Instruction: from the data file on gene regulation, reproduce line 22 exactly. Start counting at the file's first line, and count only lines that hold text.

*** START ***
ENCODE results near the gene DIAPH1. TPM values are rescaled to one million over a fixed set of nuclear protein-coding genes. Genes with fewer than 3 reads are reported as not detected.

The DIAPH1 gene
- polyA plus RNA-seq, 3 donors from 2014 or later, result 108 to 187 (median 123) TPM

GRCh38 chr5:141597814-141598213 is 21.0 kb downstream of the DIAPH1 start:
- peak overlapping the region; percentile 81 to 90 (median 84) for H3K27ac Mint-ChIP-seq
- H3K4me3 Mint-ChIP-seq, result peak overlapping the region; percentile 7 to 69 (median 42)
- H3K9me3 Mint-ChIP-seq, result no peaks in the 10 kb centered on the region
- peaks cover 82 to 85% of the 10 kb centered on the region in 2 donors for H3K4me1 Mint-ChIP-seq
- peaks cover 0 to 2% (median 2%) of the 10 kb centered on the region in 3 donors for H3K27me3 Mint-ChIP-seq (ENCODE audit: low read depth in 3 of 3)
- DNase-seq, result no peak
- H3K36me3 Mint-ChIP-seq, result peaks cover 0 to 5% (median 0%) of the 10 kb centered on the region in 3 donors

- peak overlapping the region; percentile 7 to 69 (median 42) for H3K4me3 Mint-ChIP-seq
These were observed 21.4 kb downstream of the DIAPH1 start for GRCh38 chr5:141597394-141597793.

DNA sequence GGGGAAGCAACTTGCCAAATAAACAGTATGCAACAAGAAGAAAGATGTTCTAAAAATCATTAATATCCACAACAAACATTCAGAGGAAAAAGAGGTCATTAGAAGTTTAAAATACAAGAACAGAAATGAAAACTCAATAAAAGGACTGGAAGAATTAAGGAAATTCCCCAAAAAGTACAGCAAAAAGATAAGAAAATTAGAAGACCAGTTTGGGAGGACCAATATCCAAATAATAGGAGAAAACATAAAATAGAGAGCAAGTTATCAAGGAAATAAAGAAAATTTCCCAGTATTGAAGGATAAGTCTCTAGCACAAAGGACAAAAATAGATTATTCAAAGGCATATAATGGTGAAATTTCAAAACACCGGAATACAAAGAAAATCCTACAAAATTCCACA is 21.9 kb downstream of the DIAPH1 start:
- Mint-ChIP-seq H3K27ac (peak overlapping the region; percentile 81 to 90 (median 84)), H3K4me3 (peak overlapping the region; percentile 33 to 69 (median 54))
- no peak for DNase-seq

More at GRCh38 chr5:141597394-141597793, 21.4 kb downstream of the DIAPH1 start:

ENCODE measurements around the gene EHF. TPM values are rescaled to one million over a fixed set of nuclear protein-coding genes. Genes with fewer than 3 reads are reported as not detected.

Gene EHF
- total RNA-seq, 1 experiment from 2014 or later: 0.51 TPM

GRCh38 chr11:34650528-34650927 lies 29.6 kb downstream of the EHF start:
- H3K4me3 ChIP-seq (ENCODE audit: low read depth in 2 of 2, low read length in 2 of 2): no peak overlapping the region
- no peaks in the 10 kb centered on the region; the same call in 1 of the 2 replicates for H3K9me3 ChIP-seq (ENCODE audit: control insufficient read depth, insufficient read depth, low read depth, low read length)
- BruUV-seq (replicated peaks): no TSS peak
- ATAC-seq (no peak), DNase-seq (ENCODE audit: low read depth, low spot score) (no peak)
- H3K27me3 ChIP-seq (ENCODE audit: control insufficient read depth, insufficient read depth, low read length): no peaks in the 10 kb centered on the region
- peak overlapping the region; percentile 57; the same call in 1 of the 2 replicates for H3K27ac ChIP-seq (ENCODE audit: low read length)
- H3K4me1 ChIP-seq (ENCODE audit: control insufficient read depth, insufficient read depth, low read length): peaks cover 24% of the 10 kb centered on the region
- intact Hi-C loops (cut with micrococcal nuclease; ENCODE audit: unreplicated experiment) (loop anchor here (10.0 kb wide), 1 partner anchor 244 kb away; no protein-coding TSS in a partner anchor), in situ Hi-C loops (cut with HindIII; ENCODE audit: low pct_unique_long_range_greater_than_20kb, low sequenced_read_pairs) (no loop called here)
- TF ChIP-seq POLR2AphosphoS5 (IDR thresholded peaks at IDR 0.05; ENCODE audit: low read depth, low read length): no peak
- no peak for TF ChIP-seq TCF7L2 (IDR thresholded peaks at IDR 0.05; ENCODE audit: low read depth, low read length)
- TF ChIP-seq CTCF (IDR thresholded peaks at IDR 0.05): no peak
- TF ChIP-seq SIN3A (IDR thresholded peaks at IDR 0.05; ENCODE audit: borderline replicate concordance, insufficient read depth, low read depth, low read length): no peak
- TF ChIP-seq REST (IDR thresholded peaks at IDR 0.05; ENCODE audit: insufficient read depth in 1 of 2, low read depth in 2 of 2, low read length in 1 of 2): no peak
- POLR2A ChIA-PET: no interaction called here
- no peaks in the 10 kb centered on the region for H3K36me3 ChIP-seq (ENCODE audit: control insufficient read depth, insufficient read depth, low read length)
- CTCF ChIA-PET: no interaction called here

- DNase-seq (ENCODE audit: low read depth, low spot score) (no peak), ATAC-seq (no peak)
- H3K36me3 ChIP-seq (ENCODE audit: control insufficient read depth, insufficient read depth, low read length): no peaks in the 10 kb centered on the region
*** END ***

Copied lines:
- H3K4me3 ChIP-seq (ENCODE audit: low read depth in 2 of 2, low read length in 2 of 2): no peak overlapping the region